A measure of balance regarding the potential benefits of PPP was provided by first, Brittany Montgomery with her paper Critical Infrastructure Project continuity: survivors in the volatile Mexican context, and then Michael Klein with PPPs in infrastructure – promise and hype. Klein first of all sought to explode the myth that there is either a pure public or private solution to infrastructure, arguing reasonably that all infrastructure projects involve a measure of both. In this sense he was picking up on O’Neill’s desire to see an end to the ‘political cul-de-sac of the public-private binary’. An important insight in Klein’s paper, however, lay in the underlying role that can be played by PPP. He asserts that where a state or national government has little money, the act of concluding a PPP for a project actually confers credibility on that project and, by implication, the sponsor. Where, however, governments have the financial means, a PPP may still be an optimal solution to cut through administrative inefficiencies and procurement creep. In such instances, Klein asserts, ‘PPPs are a mechanism to deal with failure, here government failure’. Montgomery also cited government failure but in a Mexican context. She addressed the time horizons of infrastructure projects and the vulnerabilities of lead times exceeding the lives of government sponsors. In her paper she examines the profile of open infrastructure projects that successfully transitioned across government timelines. Her findings disclose the importance of political patronage in the context of the Mexican economy, but interestingly she concludes that there is some evidence (albeit from a small data-set) for the private financing aspect of a PPP to act as an insulating factor protecting projects from political short-termism.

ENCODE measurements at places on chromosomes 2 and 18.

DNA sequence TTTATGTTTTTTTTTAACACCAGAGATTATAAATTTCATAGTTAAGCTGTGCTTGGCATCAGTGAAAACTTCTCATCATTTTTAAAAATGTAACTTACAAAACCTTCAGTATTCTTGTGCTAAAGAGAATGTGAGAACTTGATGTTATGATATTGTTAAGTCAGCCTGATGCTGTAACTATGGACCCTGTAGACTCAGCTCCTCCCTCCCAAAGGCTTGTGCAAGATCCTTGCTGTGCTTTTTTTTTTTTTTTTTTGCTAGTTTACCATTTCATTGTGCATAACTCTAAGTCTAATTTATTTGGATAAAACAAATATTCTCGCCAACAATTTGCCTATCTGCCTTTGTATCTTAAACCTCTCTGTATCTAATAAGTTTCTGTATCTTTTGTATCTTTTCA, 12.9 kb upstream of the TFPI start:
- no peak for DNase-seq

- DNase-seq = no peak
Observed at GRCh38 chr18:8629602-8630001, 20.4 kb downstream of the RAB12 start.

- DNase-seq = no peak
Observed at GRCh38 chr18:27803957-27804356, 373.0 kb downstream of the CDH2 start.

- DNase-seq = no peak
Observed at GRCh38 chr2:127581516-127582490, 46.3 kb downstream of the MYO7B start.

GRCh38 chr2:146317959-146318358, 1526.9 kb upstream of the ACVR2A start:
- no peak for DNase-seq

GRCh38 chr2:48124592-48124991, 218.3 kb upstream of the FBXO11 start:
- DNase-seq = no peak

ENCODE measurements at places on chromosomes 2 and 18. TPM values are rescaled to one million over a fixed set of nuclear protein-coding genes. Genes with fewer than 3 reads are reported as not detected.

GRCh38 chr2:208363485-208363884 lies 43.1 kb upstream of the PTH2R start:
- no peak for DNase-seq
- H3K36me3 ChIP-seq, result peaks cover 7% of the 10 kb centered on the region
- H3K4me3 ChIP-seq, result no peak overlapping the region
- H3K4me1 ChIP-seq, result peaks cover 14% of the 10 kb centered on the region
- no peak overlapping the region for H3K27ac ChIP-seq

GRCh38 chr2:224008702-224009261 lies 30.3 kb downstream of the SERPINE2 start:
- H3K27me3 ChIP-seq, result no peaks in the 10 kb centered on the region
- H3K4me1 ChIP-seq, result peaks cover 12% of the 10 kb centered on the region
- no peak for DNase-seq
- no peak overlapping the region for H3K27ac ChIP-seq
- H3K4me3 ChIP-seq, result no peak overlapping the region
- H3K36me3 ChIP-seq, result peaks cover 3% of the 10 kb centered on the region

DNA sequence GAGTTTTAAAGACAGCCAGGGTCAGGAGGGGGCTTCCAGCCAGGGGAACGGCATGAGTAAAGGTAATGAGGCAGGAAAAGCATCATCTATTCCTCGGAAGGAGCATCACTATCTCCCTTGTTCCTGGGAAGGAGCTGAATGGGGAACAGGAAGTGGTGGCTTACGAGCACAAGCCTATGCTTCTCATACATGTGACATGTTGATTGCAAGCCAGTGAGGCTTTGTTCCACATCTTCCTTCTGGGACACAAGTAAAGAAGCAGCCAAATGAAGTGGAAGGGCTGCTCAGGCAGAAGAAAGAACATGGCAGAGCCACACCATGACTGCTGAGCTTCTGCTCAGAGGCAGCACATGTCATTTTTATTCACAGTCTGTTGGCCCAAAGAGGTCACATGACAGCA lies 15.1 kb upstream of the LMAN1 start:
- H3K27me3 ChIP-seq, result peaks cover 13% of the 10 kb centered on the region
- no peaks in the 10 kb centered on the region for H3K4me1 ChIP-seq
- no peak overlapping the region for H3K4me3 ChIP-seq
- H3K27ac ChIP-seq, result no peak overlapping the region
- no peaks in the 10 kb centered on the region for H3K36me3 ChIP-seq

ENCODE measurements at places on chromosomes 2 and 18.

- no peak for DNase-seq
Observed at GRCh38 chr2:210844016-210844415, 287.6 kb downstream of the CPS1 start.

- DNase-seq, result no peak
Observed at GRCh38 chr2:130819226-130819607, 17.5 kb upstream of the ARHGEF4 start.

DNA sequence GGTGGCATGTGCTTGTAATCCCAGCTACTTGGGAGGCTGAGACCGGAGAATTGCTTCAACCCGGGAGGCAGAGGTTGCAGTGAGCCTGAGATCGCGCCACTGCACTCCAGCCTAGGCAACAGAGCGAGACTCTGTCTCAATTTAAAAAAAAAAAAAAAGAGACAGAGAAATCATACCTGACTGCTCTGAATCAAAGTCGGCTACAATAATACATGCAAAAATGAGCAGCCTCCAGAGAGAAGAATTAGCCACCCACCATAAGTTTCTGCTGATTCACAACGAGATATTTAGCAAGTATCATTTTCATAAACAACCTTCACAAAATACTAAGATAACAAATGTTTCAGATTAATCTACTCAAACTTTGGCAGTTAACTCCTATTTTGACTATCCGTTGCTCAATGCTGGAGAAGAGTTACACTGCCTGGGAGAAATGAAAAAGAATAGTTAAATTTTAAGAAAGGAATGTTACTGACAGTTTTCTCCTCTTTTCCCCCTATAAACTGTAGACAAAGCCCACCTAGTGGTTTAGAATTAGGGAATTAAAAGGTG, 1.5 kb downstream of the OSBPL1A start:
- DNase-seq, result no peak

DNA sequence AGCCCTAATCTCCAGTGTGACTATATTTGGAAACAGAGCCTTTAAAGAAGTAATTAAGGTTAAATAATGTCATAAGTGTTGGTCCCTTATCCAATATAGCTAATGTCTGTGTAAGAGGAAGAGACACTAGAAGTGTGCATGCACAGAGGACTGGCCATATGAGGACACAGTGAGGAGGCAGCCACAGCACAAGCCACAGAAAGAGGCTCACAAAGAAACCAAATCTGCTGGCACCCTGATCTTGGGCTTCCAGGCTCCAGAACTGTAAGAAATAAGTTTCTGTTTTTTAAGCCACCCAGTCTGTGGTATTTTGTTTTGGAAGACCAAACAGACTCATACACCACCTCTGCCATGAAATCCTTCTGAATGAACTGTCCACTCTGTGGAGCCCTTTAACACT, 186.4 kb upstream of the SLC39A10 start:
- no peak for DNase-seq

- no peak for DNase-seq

It is important to note that these two papers were primarily concerned with developing economies or the Global South. Giles Mohan also noted the relative under-representation of that hemisphere in the wider debate in his paper The politics of Chinese funded infrastructure projects in Africa. Here we were confronted with a form of alliance capitalism or economic diplomacy (Haberly, 2011) wherein Chinese corporates are following the national government’s ‘go out’ strategy backed by highly preferential state financing solutions, to secure reserves of critical natural resources and to build assets in strategic industries. These transactions exploit a ‘South-South’ narrative in which the Chinese leadership have successfully exploited the Marxist geopolitics of parts of Africa to create an anti-Western discourse as these states liberalise their markets.

Bringing the theme of new ways of looking at infrastructure markets much closer to home, Stephen Hall of Leeds University and iBUILD made a compelling case for a fundamental re-engineering of local energy delivery networks utilising a localised scalar solution to capture values traditionally absent from the large scale incumbent grid model; issues such as energy poverty, energy efficiency, social equity, environmental protection, and renewable commitments. He sees strong ties between empowered local government actors, aligned local finance providers (he cites Sparkassen and the Volksbanken in the German example) as being capable of ‘providing positive non-economic outcomes’ in terms of local energy provision.